McConnell became the longest-serving Senate party leader earlier this year, surpassing former Democratic Sen. Mike Mansfield, who had served for 16 years. He’s been integral to Republican efforts to stack the courts when they were in the majority, and he’s known for shielding his members both from critiques and from tough votes on issues like health care. In recent years, McConnell has also been associated with calling Trump out for the January 6 riot, though he’s said he would still back the former president if he becomes the Republican nominee in 2024.

Were he to retire, Senate Republicans would face a major question about leadership as well as the direction of the party. More Trumpy members have been elected in recent years as the Republican Party as a whole has also normalized positions like election denialism. McConnell, as a leader, has been more of an establishment figure who’s pushed back against such claims, clashing with Trump at times. Depending on who would potentially succeed him, it’s possible they would be interested in taking a different approach.

“The next Senate majority leader on that side of the aisle … may be much more sympathetic to a newer, less democratic vision,” says David Barker, a government professor and congressional expert at American University.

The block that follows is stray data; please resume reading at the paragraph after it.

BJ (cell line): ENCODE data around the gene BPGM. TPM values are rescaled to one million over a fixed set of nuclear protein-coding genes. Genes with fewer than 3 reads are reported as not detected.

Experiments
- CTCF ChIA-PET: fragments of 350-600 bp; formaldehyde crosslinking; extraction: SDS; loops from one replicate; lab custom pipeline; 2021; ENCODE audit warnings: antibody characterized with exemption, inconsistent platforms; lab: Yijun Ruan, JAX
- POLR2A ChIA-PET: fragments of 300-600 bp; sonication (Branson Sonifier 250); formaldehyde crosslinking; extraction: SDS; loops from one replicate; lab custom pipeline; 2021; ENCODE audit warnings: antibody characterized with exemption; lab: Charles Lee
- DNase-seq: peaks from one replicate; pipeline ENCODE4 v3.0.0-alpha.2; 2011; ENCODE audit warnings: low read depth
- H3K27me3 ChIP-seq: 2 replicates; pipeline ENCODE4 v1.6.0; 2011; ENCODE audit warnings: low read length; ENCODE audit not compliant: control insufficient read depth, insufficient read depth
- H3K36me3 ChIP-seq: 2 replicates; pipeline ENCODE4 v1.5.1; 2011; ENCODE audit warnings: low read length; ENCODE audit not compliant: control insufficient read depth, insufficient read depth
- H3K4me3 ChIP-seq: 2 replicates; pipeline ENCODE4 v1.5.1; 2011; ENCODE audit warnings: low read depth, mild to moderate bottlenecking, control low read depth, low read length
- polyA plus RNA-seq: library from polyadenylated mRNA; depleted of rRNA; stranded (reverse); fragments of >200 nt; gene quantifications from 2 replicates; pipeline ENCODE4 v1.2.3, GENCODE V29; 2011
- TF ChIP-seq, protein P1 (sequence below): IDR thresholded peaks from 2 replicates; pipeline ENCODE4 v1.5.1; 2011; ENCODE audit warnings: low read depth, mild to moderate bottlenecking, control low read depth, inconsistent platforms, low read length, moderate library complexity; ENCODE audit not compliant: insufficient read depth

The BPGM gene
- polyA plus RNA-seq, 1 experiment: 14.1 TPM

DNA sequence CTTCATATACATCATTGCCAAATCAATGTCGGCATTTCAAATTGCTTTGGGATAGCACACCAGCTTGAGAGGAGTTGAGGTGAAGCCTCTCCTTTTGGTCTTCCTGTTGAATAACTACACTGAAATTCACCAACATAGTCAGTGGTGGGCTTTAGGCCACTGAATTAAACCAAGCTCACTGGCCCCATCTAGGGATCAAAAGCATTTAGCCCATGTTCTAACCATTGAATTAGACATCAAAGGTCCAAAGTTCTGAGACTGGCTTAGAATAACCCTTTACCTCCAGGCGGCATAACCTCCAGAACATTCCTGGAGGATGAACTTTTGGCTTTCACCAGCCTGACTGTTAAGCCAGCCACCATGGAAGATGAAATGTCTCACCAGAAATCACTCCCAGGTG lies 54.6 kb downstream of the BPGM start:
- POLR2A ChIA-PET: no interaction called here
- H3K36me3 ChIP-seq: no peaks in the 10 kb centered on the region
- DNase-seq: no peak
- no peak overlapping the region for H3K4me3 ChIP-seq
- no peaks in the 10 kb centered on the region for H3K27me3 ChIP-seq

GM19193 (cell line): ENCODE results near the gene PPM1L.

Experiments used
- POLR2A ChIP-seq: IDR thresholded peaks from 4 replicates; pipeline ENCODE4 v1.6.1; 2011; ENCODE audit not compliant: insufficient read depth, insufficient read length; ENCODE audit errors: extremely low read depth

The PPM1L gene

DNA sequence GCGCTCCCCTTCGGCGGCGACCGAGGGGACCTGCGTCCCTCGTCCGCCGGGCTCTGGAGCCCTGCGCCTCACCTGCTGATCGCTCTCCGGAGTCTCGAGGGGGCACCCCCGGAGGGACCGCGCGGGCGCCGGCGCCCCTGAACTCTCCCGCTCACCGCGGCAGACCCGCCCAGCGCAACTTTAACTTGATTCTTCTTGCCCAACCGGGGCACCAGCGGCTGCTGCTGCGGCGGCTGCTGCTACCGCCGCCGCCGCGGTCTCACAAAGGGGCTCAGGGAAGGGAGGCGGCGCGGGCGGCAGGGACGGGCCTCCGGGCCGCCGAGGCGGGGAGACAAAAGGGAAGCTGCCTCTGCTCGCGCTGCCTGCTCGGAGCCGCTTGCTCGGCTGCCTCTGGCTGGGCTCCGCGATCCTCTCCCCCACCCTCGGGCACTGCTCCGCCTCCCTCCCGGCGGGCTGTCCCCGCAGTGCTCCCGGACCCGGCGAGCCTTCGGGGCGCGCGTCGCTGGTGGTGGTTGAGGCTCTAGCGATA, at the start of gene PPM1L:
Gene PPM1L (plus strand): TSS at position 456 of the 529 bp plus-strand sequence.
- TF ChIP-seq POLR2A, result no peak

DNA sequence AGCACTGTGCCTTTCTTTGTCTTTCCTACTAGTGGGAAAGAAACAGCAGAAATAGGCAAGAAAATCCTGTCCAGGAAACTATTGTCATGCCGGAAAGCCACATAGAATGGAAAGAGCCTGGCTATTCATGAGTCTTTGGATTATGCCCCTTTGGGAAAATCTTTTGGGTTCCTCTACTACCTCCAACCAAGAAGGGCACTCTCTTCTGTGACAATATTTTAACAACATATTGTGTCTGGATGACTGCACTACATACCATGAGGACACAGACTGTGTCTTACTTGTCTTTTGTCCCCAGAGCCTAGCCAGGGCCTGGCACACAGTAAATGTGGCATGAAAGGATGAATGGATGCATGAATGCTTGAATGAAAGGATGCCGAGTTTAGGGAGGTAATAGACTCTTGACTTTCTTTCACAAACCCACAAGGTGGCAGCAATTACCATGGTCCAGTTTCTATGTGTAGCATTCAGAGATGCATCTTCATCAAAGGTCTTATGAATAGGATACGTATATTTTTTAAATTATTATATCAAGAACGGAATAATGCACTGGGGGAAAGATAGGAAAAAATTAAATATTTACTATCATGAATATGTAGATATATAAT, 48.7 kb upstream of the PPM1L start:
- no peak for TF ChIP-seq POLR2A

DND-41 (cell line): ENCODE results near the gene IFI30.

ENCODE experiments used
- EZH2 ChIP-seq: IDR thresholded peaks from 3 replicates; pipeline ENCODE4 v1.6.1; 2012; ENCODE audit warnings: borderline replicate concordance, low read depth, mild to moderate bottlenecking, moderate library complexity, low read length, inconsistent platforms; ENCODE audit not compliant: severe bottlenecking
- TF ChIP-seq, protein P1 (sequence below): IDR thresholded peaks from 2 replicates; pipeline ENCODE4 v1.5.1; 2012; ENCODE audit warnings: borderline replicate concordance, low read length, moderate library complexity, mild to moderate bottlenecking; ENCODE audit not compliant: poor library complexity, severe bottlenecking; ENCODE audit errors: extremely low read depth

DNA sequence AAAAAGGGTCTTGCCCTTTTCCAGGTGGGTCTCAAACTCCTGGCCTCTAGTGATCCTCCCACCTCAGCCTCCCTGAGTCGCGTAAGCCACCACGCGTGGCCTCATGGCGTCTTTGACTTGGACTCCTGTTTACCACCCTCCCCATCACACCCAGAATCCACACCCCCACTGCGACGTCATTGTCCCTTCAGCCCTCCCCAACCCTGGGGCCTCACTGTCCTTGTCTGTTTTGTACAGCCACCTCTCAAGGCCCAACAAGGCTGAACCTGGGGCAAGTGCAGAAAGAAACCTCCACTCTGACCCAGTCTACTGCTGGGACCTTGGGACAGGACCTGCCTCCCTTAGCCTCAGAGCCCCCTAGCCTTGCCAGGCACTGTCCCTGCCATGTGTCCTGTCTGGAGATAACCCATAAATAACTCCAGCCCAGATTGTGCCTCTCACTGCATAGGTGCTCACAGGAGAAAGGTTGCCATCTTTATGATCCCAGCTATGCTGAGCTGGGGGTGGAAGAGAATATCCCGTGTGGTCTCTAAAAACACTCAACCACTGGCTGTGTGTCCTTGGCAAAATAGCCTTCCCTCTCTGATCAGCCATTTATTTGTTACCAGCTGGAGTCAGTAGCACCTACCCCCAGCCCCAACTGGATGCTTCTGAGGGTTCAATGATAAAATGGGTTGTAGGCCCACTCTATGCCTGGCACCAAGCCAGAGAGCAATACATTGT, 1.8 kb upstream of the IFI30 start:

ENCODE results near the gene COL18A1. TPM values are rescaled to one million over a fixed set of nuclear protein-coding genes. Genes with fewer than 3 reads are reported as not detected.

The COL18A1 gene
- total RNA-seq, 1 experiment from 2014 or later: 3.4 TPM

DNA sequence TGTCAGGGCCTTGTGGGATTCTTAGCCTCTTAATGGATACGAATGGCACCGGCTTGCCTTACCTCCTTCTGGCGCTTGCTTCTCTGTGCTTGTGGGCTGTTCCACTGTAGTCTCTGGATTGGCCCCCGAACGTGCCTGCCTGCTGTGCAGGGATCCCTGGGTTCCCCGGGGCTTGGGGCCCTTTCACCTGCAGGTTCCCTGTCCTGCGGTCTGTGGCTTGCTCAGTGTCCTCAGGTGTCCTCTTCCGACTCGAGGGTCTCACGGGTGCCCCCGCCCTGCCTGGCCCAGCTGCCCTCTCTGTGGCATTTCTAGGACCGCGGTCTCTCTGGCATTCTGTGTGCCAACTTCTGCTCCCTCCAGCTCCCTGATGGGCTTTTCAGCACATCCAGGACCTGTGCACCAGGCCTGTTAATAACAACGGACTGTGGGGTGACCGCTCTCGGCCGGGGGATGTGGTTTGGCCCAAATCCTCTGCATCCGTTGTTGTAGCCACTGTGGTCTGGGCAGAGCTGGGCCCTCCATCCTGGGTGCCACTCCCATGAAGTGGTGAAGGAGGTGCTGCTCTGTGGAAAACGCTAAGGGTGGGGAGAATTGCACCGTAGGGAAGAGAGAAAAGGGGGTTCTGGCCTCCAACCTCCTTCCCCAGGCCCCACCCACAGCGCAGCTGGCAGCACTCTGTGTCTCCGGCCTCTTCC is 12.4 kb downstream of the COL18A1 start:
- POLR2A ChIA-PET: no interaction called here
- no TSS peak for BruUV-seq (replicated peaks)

Taylor notes that McConnell has been an important tactician for Senate campaigns as well, and his influence would be missed there, too. In the latest cycle, McConnell cautioned Republicans against nominating problematic candidates in the primary who’d have a tougher time winning the general election. Those candidates, including former football player Herschel Walker in Georgia, wound up costing the GOP key battleground seats.

If McConnell retired, Senate Republicans would likely have to hold a leadership election to figure out who the new minority leader would be. Earlier this year, there were signs of division within the caucus, when 10 Republicans voted for Sen. Rick Scott (R-FL) instead of McConnell. Scott has framed himself as a chief Trump ally and could potentially pick up more support if McConnell retired. Some of the potential successors are other members of Republican leadership including Thune and Barrasso, as well as Sen. John Cornyn (R-TX).

“The three more likely candidates to succeed him are the three Johns, as I call them,” says Taylor.

It seems, however, like the GOP conference won’t have to confront that question just yet.